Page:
Top Democratic leaders with oversight of the National Institutes for Health (NIH) are keeping quiet about the $350 million in secret payments to agency leaders like Dr. Anthony Fauci and hundreds of its scientists.
The Epoch Times received no responses from multiple requests to Sen. Patty Murray (D-Wash.) and Rep. Frank Pallone (D-N.J.) for comment on a report by a non-profit government watchdog estimating that Fauci, former NIH director Francis Collins, and hundreds of NIH scientists got as much as $350 million in undisclosed royalty payments from pharmaceutical and other private firms between 2010 and 2020.
Open the Books is a Chicago-based nonprofit government watchdog that uses the federal and state freedom of information laws to obtain and then post on the internet trillions of dollars in spending at all levels of government.
Pallone is chairman of the House Committee on Energy and Commerce, while Murray is chairman of the Senate Committee on Health, Education, Labor and Pensions. Their panels are the main congressional oversight tools for NIH.
A spokesman for NIH also did not respond to multiple requests from The Epoch Times for comment.
Because NIH hands out $32 billion in research grants to medical institutions and researchers annually the undisclosed royalty payments, which are usually for work on a new drug, may indicate the presence of massive and widespread conflicts of interest or the appearance of such conflicts, both of which violate federal ethics laws and regulations.
Collins resigned as NIH director in December 2021 after 12 years of leading the world’s largest public health agency.
Fauci is the longtime head of NIH’s National Institute for Allergies and Infectious Diseases (NIAID), as well as chief medical adviser to President Joe Biden.
Lane is the deputy director of NIAID, under Fauci.
Fauci received 23 royalty payments during the period, while Collins was paid 14. Clifford Lane, Fauci's deputy, got eight payments, according to Open the Books.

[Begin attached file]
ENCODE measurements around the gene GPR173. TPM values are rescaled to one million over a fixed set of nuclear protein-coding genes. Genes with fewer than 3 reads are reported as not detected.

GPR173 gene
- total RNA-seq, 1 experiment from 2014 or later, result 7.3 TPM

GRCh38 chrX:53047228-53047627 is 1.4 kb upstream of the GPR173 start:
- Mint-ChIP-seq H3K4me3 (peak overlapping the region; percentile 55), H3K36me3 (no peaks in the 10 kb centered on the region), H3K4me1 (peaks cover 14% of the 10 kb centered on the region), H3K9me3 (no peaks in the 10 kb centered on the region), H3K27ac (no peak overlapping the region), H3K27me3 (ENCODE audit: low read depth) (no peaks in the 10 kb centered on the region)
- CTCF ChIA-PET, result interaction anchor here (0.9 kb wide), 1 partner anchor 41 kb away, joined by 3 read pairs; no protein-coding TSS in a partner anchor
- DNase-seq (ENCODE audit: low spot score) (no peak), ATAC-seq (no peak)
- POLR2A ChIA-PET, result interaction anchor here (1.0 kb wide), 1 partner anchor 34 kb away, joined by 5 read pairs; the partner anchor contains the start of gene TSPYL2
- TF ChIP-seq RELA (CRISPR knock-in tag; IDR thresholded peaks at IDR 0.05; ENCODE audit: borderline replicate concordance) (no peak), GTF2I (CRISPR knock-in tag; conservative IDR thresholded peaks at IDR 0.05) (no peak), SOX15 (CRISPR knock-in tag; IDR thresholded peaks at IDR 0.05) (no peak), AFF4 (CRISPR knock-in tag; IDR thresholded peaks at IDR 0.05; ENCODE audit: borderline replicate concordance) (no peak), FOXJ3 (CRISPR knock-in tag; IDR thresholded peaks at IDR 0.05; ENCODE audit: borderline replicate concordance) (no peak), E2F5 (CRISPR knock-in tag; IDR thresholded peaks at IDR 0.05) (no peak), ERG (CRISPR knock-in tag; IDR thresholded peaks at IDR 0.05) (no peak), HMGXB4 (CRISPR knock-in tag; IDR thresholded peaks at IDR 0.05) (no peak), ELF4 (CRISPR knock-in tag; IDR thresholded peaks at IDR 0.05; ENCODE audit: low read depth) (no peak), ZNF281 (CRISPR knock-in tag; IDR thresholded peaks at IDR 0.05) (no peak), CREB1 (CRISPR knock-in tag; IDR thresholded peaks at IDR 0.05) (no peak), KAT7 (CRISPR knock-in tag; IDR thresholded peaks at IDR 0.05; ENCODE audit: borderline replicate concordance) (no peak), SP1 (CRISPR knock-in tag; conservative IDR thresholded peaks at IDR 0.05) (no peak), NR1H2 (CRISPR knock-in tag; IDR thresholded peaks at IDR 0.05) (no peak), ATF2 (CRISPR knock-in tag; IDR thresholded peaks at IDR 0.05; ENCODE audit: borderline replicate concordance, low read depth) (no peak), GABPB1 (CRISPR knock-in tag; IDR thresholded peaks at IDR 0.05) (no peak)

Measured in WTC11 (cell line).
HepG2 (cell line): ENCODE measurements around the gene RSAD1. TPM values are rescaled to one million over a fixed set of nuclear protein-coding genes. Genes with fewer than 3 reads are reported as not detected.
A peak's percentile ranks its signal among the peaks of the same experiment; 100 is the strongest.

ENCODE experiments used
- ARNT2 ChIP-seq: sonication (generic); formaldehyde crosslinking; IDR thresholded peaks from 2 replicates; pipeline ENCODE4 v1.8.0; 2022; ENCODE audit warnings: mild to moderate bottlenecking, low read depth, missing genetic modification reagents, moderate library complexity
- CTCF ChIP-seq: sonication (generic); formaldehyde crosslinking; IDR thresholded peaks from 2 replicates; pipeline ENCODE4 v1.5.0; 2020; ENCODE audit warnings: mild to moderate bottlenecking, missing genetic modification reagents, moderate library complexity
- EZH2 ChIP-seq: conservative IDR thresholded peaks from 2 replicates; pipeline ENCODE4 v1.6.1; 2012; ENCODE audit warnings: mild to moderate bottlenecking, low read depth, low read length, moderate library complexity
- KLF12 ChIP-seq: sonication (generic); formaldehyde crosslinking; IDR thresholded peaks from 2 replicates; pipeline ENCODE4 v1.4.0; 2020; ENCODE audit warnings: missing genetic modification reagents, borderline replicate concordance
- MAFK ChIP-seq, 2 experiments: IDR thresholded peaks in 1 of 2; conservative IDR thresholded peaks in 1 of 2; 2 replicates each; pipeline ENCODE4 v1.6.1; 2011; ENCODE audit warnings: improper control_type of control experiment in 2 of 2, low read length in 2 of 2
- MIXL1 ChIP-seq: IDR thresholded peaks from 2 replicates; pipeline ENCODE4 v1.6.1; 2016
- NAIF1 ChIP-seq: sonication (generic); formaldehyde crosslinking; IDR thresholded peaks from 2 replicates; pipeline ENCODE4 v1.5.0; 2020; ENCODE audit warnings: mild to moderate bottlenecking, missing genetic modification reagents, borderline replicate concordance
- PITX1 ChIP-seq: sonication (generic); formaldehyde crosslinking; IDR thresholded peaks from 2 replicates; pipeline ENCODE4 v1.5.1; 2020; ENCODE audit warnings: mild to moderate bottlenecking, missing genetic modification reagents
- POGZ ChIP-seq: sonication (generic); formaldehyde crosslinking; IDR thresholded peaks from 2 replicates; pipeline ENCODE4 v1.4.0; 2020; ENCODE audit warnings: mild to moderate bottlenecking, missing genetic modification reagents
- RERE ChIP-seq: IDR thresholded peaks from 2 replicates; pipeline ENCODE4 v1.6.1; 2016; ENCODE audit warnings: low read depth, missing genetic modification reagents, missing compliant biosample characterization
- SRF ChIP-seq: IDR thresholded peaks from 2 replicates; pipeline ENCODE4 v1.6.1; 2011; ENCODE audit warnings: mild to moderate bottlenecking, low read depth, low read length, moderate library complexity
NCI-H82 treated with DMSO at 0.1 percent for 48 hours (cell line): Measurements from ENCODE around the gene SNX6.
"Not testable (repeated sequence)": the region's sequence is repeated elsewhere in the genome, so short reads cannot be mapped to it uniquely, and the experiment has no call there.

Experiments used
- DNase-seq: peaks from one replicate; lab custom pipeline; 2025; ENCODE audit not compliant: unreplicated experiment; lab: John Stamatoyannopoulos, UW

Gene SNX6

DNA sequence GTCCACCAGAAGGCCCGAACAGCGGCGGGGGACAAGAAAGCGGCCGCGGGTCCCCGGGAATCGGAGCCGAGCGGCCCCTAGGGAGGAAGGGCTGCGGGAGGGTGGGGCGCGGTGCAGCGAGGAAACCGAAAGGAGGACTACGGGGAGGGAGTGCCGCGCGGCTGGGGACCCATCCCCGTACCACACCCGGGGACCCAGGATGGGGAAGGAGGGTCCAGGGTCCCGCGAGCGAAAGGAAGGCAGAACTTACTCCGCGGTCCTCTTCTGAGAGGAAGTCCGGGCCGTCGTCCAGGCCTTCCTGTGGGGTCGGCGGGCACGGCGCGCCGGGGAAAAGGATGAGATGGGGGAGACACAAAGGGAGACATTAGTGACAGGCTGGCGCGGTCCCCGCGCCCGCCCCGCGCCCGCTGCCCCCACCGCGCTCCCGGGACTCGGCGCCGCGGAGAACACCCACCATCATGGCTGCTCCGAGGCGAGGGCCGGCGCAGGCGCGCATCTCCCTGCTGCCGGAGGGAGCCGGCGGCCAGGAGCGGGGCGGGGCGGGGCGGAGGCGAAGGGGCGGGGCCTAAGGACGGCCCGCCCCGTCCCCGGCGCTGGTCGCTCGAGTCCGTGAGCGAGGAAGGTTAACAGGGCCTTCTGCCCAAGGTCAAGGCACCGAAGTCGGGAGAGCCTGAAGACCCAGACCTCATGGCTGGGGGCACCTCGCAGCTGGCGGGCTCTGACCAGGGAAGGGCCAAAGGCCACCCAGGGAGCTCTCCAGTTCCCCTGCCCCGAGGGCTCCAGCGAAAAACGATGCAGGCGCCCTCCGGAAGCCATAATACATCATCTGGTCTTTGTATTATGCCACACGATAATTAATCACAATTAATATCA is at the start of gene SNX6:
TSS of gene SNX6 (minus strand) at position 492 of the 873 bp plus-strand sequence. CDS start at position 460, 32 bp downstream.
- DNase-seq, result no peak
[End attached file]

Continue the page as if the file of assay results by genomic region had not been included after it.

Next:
While Pallone and Murray were silent on the secret NIH payments, Republicans expressed outrage at what they see as serious conflicts of interest.
Sen. Marsha Blackburn (R-Tenn.) told The Epoch Times, “the NIH is a dark money pit. They covered up grants for gain of function research in Wuhan, so it is no surprise that they are now refusing to release critical data regarding allegations of millions in royalty fees paid to in-house scientists like Fauci.
"If the NIH wants to keep spending taxpayer dollars, they have a responsibility to provide transparency.”
Sen. Ted Cruz (R-Texas) said, "This report is disturbing and if it is true that some of our country's top scientists have conflict of interest problems, the American people deserve to have all the answers."
Similarly, Rep. Greg Steube (R-Fla.) called for an investigation, noting that, “Of course it’s a direct conflict of interest for scientists like Anthony Fauci to rake in $350 million in royalties from third-parties who benefit from federal taxpayer-funded grants.
"Anthony Fauci is a millionaire that has gotten rich off taxpayer dollars. He is a prime example of the bloated federal bureaucracy. This royalty system should be examined to ensure it isn’t making matters worse.”
Rep. Buddy Carter (R-Ga.) said the latest revelations are further evidence that Fauci should be fired.
“Fauci and the NIH have repeatedly abused the trust of the American people.